Independent garages could lose access to data over Brexit

26 September 2017

26 September 2017

The UK’s exit from Europe has already seen automotive bodies and manufacturers warn about the impact on their businesses, with a number of car companies complaining about the government’s apparent haphazard approach to negotiations. Now, the Institute of the Motor Industry (IMI) has highlighted a major issue that could affect independent garages in the country.

Under European Block Exemption regulations, vehicle manufacturers must allow fair and easy access to data on vehicles, with everything from schematics and wiring diagrams through to connection and access to the ECU covered by this legislation. This allows a fair and competitive marketplace, where drivers can choose where they want their vehicle repaired.

The UK’s servicing and repair industry has been fighting for some time to ensure that manufacturers keep this agreement, known as the ′Right to Repair’ scheme, in place. Otherwise, garages that are not affiliated to a franchised dealer network could be put out of business, should they be restricted or forced to pay high prices for the information required to complete a repair.

Research from the IMI has found that an estimated 40,000 independent businesses could lose access to information and data if the UK Government fails to guarantee continuation of the scheme post-Brexit. The professional body says it could have massive repercussions for the independents if this key content of the EU Block Exemption Regulation is not protected by government.

′The developments in new technology have already begun hitting the most vulnerable area of the industry so without the Block Exemption Regulation in place there will be catastrophic consequences for the independents that make up 80% of businesses engaged in servicing and repairing motor vehicles in UK,’ says Steve Nash, chief executive of the IMI.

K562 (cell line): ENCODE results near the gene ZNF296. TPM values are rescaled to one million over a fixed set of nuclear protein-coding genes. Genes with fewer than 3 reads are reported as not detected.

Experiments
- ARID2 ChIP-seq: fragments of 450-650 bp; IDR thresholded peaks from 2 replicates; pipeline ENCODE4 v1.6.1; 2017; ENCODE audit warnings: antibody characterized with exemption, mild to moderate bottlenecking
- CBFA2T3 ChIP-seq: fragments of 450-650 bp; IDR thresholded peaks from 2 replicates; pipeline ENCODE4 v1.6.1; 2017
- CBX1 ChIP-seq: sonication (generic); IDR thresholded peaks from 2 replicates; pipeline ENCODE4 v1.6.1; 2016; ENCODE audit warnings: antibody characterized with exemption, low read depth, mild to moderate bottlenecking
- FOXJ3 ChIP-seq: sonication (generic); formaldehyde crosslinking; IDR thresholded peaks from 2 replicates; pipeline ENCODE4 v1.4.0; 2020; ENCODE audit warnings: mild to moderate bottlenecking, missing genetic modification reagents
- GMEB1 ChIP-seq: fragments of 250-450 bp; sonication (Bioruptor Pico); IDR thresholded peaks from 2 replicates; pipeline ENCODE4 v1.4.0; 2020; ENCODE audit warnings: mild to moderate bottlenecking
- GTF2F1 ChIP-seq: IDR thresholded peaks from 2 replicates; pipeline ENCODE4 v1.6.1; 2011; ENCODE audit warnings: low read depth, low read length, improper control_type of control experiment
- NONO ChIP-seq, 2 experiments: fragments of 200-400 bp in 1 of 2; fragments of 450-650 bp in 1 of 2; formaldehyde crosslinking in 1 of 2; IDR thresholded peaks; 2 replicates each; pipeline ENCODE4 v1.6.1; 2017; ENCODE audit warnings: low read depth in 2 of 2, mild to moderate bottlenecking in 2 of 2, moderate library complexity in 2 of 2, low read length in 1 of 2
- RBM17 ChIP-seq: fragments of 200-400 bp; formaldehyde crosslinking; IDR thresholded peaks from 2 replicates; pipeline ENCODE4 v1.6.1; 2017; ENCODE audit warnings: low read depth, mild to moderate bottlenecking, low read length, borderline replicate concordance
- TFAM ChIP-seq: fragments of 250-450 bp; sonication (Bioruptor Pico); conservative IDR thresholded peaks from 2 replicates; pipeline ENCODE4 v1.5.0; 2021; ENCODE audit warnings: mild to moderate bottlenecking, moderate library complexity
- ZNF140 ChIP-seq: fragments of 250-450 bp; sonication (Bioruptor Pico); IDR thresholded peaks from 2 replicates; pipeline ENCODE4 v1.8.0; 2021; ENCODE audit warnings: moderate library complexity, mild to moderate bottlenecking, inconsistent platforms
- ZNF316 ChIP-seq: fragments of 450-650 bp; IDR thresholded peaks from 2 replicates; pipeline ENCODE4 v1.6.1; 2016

Should the Block Exemption rules not be carried over once the UK completes the process to leave the EU, manufacturers could suspend their current data services in the country, or restrict access to employees only, meaning thousands of repair workshops and independent motor factors could find it hard to operate. Groups such as FIGIEFA, the IMI and the Independent Automotive Aftermarket Federation (IAAF) have been battling in Europe to ensure access to this information remains in place, with the Block Exemption regulation as the reward for their efforts.

The IMI also believes that employers in the automotive sector face further uncertainty with new immigration laws potentially excluding nearly 10% of multi-national employees. The industry is heavily reliant on the international skillset currently available to businesses, which is helping to prevent a damaging skills shortage. Therefore, the body is calling on government to also guarantee continued access to talent from across Europe. 

Nash continues: ′In these ever-changing times where the majority of manufacturers are developing vehicle technology faster than ever before, and government setting a target of all vehicles on UK roads to be electric or hybrid by 2040, plus the added danger of seeing a sharp reduction in our ethnically diverse workforces – it’s important the IMI are supporting the industry and its workforces through these challenging times, whilst making sure the government hear our concerns and secure a deal that allows us to continue to operate this £51bn industry.’

The SMMT has already warned that British motorists could see their annual service and repair bills increase by 10% if no deal is reached between the UK and EU over tariffs and other barriers to trade. The society is calling on the Government to seek an interim arrangement to avoid a ′cliff-edge’ if a trade deal has not been finalised at the end of the negotiation process.